Last week, New York’s law on indoor tanning went into effect. The law prohibits all those 16 years old and younger from using indoor tanning beds or booths. The logic of the ban has become more compelling.
The prestigious British Medical Journal published the latest research on the impact of indoor tanning. It concluded that indoor tanning is “associated with a significant increase in risk of melanoma. This risk increases with number of sunbed sessions and with initial usage at a young age” (those under the age of 35 years). The report also found:
· “The risk of melanoma was doubled when use started before the age of 35 years.
· “that indoor tanning increased the risk of squamous cell carcinoma, especially when sunbed use started before the age of 20.”
· “Powerful ultraviolet tanning units may be 10-15 times stronger than the midday sunlight on the Mediterranean Sea.”
The researchers concluded that “Melanoma and other skin cancers that are specifically associated with sunbed use are preventable diseases by avoiding exposure to these devices.”
These results add to a mountain of evidence about the dangers of indoor tanning use, particularly for younger people. It was the World Health Organization that determined that the radiation found in indoor tanning beds and booths constitute a known human carcinogen. Researchers at the Mayo Clinic have identified a huge increase in melanoma among young people – with a four-fold increase in melanoma among young men and a whopping eight-fold increase among young women.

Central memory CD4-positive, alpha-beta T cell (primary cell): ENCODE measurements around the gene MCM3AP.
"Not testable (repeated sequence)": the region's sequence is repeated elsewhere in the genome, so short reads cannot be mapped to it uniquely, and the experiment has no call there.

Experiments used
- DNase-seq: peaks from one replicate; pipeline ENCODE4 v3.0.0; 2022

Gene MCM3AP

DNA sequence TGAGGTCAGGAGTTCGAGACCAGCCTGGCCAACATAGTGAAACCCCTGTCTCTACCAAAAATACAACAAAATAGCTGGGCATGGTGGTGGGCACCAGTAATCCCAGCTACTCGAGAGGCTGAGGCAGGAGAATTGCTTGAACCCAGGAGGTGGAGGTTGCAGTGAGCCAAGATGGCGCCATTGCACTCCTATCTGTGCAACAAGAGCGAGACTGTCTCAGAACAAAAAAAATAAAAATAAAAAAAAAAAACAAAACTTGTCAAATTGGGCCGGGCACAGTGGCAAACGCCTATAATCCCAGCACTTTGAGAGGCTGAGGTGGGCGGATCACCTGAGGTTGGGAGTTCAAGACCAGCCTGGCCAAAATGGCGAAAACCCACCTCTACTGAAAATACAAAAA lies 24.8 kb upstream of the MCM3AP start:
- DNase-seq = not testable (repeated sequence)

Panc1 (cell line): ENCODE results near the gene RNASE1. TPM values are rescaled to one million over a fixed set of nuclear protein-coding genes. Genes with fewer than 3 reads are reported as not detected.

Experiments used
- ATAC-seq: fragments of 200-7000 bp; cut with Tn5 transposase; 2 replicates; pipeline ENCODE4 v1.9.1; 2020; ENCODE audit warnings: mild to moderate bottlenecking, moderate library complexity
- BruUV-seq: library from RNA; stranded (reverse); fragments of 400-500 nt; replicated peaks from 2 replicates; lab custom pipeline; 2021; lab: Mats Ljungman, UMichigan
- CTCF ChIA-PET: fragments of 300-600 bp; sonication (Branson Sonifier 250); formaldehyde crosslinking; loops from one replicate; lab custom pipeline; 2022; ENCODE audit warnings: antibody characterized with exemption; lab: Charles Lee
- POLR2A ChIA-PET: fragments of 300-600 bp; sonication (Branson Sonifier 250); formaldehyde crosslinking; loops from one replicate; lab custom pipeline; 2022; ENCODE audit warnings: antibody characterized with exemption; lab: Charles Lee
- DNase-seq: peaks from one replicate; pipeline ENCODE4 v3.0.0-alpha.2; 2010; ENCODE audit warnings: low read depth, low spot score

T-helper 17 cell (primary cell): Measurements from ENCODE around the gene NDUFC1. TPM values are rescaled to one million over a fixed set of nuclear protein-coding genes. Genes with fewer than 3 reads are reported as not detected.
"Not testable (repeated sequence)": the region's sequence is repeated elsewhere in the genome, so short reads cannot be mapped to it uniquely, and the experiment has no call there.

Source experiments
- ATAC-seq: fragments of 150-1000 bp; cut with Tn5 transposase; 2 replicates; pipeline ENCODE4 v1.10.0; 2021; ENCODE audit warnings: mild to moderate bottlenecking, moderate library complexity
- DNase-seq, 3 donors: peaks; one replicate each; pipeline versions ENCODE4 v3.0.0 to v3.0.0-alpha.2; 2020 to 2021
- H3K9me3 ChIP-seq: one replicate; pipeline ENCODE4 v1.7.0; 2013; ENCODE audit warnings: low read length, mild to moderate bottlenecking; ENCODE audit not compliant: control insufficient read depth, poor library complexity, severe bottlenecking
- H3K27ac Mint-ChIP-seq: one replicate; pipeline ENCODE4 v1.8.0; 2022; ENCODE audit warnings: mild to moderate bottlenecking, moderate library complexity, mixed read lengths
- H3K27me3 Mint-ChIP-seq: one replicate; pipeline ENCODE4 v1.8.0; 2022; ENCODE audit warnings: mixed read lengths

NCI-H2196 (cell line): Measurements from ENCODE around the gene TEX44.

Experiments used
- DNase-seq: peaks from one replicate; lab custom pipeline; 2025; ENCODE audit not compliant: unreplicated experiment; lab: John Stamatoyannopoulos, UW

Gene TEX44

Yet the industry’s lobbying and advertising blitz has effectively kept policymakers and the public largely in the dark about the growing scientific evidence of growing cancer risk for indoor tanners.
But as the tobacco industry has learned, it’s only a matter of time that mounting scientific evidence trumps public relations efforts.
The cracks in the industry’s defenses started two years ago when the Federal Trade Commission found that the indoor tanning industry’s trade association was involved in a public relations campaign that was so deceptive that the FTC forced them to take down their ads.
And lawmakers started understanding the growing cancer menace associated with tanning use. In the states of California and Vermont, laws were passed that banned indoor tanning for all those under the age of 18.
Yet the indoor tanning industry continued to argue that it should be the parents’ decision – not lawmakers’— as to whether minors should be allowed to indoor tan.
The researchers writing in the British Medical Journal observed that the indoor tanning industry’s argument that self-regulation works is a fatally flawed concept: “Generally the sunbed industry has not self-regulated effectively and has tended to disseminate non-evidence based information, which can deceive consumers. Tanning salon operators simply following regulations is an illusory prevention method, as such regulations are unable to turn a carcinogenic agent into a healthy one.
“If sunbed use by teenagers and young adults does not substantially decrease in the short term, then more radical actions should be envisioned, such as the nationwide prohibition of the public use of tanning devices.”
So here are the facts: Indoor tanning dramatically raises a person’s risk of getting cancer. The younger you are when you start, the greater the risk. No one should use indoor tanning devices and no child should be allowed to do so.
New York State took a major step in curbing the skin cancer epidemic caused by indoor tanning; the growing evidence makes the case that more steps may need to be taken.
Blair Horner is the Vice President for Advocacy for the American Cancer Society, Eastern Division. His commentary does not necessarily reflect the views of the American Cancer Society.
The views expressed by commentators are solely those of the authors, and do not necessarily reflect the views of this station or its management.